If you are going to be a one-hit wonder, then you could not do better than making that hit a million-selling Number One. David Spencer was a Welsh miner who sang in his local church choir before he changed his name to Ricky Valance and topped the charts for three weeks 60 years ago with the death ballad Tell Laura I Love Her.
He might not even have had that one big hit if Decca had decided to take up their option for releasing the original American recording by Ray Peterson. The hero declares his love for the eponymous lady before succumbing to injuries sustained in a car race that he entered to raise money to marry her. Decca thought the song “too tasteless and vulgar for the English sensibility”. But then, this was the company that turned down The Beatles.
Decca’s miscalculation left the field open for Valance, a club singer who had recently signed a record deal with Columbia. It was his very first recording session. “I listened to the American version and thought, ‘How the hell do I do it any better than this?’ ” he said. His producer, Norrie Paramor, told him: “You were a choir boy, it’s a hymn, that’s the sound we want.”
But this romanticisation of death was controversial. It has been widely reported that Tell Laura I Love Her was banned by the BBC, but that is an oversimplification. The BBC were nervous of the song, but these were the days before Radio One and Top of the Pops and the BBC had limited outlets for pop. In fact it was featured on the BBC’s Saturday teatime show Juke Box Jury, as well as being played on Radio Luxembourg, the station of choice for “pop-pickers” in that era.
It came into the charts at No 26 in August 1960, climbed to 14 the following week and actually dropped a place before revving up once more and hitting the top spot. Shirley Bassey was there ahead of him, but Valance was the first Welsh man with a Number One single.
Tell Laura I Love Her shamelessly tugs on the heartstrings and it set the standard for a spate of what were called “teenage tragedy songs”, “death discs” or rather cynically, “splatter platters”, in which a string of ill-fated protagonists die in car wrecks, motorbike accidents and plane crashes, leaving broken-hearted lovers to weep alone.
Death discs were a largely American phenomenon, but Ricky Valance was originally David Spencer, from the village of Ynysddu in Wales. One of seven children, he was 15 when he followed his father into the pits. “It was a race home to get in the tin bath before him,” he said. He did not stick the pits for long and did several other unskilled jobs, including digging ditches, before National Service in the RAF.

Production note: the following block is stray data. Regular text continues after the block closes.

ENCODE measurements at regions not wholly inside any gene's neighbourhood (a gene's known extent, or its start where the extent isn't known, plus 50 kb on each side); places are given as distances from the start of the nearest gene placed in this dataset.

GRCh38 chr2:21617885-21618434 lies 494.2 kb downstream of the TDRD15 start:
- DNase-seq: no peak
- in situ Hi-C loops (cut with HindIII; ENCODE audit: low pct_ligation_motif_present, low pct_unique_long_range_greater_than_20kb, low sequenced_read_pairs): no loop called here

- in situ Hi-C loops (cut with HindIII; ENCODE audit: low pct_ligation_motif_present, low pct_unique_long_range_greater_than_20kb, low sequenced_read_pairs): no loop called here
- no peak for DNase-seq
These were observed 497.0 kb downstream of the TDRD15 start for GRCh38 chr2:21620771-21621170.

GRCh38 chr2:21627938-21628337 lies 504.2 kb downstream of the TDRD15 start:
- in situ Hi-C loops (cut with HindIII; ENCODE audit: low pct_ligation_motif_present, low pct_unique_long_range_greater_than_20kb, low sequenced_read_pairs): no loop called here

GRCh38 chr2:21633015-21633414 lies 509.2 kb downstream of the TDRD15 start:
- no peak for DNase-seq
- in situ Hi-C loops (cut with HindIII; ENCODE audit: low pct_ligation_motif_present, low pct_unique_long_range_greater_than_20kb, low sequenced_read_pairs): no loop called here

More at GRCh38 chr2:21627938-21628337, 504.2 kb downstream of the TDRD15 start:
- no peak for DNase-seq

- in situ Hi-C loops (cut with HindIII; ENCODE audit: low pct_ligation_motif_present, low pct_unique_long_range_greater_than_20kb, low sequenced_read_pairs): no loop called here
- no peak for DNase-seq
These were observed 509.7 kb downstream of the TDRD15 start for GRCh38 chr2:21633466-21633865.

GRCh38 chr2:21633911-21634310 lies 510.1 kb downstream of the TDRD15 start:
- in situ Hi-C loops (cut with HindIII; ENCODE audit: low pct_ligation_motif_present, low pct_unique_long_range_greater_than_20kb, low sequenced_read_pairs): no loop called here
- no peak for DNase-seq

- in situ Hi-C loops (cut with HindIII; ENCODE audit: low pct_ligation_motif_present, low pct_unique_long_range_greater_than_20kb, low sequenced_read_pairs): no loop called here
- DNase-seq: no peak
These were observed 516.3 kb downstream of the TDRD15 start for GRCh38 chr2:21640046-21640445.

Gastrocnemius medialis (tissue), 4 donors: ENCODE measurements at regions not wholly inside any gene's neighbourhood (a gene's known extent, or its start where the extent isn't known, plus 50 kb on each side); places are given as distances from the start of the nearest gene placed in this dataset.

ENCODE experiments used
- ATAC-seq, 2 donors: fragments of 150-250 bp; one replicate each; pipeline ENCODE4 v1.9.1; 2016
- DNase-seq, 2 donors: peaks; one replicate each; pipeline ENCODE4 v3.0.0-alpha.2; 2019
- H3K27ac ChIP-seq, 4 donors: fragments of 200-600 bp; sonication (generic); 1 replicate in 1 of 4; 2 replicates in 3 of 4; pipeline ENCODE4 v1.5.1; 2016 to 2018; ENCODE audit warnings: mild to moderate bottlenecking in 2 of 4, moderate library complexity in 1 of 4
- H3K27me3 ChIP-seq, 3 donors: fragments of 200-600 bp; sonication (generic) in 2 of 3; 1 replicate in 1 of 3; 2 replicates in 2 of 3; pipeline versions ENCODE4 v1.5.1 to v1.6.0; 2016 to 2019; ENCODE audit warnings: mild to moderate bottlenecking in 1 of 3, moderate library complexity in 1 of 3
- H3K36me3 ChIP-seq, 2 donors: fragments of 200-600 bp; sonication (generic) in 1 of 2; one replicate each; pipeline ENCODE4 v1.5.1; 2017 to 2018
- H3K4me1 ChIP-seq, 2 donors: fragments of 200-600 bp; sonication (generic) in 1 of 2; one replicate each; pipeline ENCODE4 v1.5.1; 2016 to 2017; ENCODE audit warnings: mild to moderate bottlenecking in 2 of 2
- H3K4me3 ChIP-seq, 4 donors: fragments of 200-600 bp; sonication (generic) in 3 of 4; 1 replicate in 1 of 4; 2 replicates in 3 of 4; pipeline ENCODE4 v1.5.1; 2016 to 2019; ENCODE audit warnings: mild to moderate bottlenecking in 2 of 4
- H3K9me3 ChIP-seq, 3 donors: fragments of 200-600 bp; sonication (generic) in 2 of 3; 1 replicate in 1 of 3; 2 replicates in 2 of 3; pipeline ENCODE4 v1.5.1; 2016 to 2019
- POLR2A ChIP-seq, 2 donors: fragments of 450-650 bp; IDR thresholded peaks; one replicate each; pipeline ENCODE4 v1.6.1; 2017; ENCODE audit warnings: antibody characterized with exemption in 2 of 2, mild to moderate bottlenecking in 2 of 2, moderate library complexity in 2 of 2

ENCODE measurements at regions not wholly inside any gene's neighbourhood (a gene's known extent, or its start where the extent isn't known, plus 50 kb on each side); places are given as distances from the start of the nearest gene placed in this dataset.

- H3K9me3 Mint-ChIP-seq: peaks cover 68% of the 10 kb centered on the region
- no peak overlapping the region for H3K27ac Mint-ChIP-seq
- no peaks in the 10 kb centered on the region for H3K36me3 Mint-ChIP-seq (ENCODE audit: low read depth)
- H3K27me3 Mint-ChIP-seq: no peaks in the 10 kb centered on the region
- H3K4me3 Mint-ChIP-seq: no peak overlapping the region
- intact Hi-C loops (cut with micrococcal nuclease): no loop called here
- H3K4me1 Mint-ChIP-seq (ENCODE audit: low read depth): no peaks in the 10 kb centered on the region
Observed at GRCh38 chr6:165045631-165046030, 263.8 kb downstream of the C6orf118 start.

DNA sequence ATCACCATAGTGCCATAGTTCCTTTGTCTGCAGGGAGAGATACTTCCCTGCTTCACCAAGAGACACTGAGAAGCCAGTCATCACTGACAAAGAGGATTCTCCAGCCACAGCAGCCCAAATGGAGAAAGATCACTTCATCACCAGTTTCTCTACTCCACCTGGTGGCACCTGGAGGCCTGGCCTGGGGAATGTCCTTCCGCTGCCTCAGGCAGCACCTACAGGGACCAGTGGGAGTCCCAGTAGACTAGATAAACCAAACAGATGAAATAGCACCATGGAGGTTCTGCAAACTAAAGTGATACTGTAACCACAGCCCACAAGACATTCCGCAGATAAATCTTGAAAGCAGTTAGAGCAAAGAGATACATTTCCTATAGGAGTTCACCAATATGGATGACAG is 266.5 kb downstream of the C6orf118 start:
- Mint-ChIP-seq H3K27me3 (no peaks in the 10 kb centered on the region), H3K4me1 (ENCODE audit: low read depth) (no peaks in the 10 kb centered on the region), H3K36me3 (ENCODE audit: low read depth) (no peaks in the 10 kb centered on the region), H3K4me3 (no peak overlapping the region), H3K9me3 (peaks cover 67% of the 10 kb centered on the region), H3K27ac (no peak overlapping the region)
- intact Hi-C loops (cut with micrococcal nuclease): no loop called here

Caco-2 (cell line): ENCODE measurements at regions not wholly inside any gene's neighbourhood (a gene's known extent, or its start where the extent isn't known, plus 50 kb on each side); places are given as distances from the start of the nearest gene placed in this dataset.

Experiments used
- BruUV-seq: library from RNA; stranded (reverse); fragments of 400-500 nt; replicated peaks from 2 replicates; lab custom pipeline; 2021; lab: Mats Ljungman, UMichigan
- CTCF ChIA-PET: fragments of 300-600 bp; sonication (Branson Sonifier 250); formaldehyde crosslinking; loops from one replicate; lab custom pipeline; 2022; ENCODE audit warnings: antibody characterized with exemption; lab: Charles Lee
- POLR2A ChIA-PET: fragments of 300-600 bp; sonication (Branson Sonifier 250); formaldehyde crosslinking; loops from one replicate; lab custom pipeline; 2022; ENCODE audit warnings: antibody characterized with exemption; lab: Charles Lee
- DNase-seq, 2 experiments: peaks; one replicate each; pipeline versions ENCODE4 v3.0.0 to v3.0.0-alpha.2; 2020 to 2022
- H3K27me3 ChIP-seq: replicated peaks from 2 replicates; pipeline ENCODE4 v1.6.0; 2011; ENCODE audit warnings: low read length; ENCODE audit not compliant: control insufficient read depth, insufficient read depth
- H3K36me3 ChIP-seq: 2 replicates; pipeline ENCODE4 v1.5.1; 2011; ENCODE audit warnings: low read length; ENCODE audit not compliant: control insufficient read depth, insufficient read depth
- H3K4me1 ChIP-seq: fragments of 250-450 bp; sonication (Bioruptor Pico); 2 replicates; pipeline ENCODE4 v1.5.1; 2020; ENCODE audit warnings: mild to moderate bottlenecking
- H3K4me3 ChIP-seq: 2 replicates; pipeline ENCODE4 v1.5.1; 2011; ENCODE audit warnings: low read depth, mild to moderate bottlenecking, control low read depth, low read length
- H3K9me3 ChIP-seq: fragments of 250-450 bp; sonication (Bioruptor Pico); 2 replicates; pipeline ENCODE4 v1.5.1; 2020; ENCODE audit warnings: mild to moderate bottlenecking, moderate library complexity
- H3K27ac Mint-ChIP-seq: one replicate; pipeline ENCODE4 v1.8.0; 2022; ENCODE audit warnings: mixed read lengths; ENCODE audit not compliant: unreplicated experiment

He married during this time and after National Service he and his wife settled in London. He got work as a singer in cabaret and clubs, which led to a record contract and a change of name. Ritchie Valens, the teenage singer of La Bamba, died in the same plane crash as Buddy Holly the year before Valance recorded Tell Laura I Love Her and the similarity between the names led to confusion. Ricky Valance maintained he took his name not from the dead singer, but from a racehorse trainer.
Tell Laura I Love Her was not the first teenage tragedy song. There had already been several others in the US charts, including Mark Dinning’s Teen Angel in 1959. Songwriters Jeff Barry and Ben Raleigh tapped into this with a song that was originally about a guy competing in a rodeo. Barry’s publisher suggested listeners might identify more readily with someone killed in a car crash than someone being gored by a bull. Barry went on to co-write Do Wah Diddy Diddy, Da Doo Ron Ron, Sugar Sugar and Leader of the Pack and Raleigh wrote the theme song for Scooby-Doo.
While the Everly Brothers scored with Ebony Eyes and the Shangri-Las had a big hit with Leader of the Pack – complete with screeching tyres and screams of “Look out, look out, look out!” – Valance never found another song that came anywhere near Tell Laura I Love Her. He tried with a succession of death songs, including Six Boys – the boys in question being pall-bearers at a funeral.
In 1962 he was fined £15 on a minor assault charge and he blamed this for damage to his reputation and the dip in his career.
But the basic problem was that his songs were just not very good. Tell Laura I Love Her is dramatic, melodramatic, memorable; Six Boys is dull and forgettable. By the time Six Boys came out in 1965 Valance had had a series of flop records on Columbia and had switched to a new label – Decca, finger on the pulse as ever. Death discs had had their day and the world was in the grip of Beatlemania.
Unable to build on his initial success, Valance struggled with mental health issues and maintained that his wife and his rediscovery of God saw him through bouts of serious depression. But he retained a core fan base, people remembered Tell Laura I Love Her and he found work in cabaret, holiday camps and on nostalgia package tours.
He recorded a country album in Nashville, and for many years he lived in Spain, where he hosted a golf programme on television, before moving back to England, making his home in Skegness. Recently he suffered from dementia and he had been in hospital for months. He is survived by his wife of 62 years Evelyn and by their two children.